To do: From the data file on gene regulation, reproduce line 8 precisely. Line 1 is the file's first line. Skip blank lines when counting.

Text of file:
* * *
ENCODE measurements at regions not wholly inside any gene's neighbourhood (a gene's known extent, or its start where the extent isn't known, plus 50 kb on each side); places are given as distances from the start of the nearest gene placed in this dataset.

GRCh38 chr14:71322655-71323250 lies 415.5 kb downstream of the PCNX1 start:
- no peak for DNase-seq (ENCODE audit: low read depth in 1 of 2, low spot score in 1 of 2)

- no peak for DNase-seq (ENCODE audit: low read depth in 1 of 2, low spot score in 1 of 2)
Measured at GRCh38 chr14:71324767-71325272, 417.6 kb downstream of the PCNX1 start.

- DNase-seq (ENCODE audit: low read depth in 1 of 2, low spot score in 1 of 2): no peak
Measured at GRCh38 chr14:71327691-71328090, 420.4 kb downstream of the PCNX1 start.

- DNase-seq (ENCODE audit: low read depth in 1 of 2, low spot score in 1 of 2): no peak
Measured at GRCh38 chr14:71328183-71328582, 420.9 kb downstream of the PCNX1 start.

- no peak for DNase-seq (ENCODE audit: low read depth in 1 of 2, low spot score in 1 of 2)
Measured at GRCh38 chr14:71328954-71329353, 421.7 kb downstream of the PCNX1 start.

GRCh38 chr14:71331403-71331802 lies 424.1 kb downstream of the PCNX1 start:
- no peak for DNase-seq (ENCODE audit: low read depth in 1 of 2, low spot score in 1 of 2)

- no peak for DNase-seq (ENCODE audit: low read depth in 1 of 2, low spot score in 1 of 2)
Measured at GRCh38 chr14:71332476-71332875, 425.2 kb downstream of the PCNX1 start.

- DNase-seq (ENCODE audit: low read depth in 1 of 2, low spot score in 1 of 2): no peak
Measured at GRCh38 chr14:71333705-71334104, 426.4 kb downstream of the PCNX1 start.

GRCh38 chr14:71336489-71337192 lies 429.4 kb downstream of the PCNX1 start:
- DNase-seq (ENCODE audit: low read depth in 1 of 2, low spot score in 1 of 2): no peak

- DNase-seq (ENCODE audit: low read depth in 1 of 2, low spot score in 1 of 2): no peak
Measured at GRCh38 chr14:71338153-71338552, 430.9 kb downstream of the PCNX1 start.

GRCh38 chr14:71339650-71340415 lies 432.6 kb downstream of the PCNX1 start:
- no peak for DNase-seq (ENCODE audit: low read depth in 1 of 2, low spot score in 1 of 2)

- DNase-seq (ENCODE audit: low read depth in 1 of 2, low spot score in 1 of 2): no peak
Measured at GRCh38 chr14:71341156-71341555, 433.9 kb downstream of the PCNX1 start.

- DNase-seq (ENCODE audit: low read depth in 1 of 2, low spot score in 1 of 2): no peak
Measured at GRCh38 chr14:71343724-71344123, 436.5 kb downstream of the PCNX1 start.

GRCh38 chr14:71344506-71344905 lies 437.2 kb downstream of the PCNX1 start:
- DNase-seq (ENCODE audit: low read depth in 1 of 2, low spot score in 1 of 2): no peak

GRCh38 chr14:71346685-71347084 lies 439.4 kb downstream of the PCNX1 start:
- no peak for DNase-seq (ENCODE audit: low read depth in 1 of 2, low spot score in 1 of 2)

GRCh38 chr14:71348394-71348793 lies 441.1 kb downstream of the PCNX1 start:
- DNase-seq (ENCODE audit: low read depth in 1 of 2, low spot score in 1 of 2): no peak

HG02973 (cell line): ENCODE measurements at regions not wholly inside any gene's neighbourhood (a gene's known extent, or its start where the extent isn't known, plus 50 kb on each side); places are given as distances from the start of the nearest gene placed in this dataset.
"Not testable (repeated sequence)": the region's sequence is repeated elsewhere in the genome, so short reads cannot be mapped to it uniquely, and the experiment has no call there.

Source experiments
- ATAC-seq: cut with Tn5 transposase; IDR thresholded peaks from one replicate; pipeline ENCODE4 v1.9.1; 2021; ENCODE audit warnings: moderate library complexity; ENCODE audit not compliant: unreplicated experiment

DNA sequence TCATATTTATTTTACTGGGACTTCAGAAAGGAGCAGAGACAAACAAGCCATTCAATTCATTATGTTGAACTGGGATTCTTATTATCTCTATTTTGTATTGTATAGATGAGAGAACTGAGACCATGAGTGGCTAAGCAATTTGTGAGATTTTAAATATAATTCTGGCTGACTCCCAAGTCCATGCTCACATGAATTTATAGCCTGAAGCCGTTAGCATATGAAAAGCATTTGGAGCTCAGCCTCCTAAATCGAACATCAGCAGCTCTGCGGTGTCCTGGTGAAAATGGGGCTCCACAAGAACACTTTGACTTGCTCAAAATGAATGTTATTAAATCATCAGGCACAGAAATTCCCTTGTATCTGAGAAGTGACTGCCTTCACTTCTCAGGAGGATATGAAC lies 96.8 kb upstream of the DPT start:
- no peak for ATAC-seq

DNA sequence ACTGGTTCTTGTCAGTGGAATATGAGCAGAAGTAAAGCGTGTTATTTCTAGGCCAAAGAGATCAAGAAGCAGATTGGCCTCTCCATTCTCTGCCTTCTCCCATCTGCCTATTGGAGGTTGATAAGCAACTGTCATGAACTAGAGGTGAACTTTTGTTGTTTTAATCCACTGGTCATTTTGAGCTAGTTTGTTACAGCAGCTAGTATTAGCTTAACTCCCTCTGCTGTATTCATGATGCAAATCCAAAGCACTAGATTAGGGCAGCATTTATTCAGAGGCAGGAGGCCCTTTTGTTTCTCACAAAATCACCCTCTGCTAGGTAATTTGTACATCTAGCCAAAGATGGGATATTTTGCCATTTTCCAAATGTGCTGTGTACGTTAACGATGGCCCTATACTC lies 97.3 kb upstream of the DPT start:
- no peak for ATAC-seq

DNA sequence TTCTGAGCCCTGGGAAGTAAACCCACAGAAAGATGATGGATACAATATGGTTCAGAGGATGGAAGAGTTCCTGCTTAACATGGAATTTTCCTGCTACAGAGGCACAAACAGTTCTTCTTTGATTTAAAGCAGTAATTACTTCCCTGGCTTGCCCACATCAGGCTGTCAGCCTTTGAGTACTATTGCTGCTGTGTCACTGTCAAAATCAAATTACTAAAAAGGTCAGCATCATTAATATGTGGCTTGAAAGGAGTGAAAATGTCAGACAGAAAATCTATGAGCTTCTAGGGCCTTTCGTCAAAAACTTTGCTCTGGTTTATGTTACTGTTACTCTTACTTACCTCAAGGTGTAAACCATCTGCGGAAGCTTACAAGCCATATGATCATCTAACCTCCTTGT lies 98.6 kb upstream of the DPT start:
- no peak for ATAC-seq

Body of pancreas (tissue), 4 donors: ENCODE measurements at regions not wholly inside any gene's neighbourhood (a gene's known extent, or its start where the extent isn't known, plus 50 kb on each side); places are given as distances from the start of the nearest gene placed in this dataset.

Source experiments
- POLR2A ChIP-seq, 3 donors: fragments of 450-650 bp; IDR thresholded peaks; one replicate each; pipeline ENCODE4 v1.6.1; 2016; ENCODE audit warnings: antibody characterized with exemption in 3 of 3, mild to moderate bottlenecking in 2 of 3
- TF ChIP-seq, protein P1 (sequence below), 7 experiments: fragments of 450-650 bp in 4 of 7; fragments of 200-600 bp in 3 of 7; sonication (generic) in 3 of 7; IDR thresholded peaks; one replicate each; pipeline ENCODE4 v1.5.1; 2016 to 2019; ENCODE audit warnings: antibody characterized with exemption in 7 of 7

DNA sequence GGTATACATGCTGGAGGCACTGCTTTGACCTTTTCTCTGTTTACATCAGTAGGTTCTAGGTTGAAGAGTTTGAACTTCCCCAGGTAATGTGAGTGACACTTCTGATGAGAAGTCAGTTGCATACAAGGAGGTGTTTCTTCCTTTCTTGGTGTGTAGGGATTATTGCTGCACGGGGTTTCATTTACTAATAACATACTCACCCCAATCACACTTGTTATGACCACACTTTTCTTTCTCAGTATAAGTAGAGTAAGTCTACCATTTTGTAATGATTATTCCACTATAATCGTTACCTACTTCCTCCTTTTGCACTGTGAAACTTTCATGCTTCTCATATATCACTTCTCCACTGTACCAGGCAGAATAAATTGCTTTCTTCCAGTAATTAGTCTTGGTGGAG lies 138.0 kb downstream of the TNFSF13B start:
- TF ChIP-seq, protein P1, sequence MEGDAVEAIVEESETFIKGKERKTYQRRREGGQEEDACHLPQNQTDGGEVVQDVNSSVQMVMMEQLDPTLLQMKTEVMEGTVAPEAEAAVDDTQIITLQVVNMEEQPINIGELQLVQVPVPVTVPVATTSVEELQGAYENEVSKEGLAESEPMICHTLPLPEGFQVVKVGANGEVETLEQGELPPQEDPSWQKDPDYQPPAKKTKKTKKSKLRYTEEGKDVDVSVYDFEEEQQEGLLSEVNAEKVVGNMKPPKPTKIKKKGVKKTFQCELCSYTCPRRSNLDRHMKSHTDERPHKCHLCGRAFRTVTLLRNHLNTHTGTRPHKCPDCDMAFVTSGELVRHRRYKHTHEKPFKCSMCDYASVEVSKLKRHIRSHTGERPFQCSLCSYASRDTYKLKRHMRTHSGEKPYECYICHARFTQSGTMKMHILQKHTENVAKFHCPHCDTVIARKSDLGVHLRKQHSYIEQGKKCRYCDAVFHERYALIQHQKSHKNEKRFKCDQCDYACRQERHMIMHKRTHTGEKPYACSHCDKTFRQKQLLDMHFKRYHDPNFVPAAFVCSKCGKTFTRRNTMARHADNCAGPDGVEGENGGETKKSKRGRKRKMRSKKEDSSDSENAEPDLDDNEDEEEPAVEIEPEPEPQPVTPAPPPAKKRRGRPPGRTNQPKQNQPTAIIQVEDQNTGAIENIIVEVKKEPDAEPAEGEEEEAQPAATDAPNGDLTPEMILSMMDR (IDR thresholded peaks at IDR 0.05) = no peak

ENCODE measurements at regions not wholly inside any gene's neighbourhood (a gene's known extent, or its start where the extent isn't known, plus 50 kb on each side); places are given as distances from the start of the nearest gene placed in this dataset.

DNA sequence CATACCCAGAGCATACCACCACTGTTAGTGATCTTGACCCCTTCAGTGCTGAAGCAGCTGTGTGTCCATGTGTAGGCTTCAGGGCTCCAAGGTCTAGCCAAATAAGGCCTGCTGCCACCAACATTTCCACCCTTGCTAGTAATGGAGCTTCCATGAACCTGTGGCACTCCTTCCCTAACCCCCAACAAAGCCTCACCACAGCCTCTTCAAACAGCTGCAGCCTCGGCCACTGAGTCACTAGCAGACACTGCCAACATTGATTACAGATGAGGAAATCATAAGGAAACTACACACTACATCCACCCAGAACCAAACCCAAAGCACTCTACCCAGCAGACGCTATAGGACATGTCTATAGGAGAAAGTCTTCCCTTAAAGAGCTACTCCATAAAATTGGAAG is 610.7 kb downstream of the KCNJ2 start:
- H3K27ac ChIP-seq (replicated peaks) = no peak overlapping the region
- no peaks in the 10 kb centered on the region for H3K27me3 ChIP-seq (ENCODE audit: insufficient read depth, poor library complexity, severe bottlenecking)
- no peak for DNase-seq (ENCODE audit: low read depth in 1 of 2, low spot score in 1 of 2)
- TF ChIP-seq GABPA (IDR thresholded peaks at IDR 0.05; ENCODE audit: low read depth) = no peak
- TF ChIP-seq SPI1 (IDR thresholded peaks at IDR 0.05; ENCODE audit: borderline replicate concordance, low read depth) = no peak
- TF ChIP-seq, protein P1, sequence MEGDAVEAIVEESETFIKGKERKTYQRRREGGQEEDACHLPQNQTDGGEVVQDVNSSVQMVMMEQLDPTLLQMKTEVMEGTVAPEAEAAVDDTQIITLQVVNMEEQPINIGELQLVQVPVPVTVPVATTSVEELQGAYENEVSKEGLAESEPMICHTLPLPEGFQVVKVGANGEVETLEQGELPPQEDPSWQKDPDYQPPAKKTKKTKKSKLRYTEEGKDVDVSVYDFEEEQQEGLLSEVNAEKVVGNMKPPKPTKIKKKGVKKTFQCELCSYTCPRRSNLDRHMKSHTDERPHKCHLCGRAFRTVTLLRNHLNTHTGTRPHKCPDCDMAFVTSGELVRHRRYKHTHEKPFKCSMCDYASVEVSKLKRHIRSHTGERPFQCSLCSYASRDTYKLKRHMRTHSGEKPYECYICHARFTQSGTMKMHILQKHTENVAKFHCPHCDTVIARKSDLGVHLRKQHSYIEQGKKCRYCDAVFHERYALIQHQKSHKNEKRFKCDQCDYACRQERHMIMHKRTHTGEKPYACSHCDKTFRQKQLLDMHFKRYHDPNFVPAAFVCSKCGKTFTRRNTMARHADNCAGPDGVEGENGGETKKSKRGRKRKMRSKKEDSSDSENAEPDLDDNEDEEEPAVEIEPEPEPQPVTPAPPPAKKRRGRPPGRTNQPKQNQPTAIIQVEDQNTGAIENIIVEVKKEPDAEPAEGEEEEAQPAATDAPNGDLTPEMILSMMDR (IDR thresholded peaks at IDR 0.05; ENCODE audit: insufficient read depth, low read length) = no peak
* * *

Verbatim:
- DNase-seq (ENCODE audit: low read depth in 1 of 2, low spot score in 1 of 2): no peak